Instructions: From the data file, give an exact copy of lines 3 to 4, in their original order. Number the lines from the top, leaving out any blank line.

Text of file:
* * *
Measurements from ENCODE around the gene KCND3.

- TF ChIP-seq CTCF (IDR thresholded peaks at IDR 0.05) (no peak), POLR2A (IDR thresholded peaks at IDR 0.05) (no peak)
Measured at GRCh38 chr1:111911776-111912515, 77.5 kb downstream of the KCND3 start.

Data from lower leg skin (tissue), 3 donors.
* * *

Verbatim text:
Measured at GRCh38 chr1:111911776-111912515, 77.5 kb downstream of the KCND3 start.

Data from lower leg skin (tissue), 3 donors.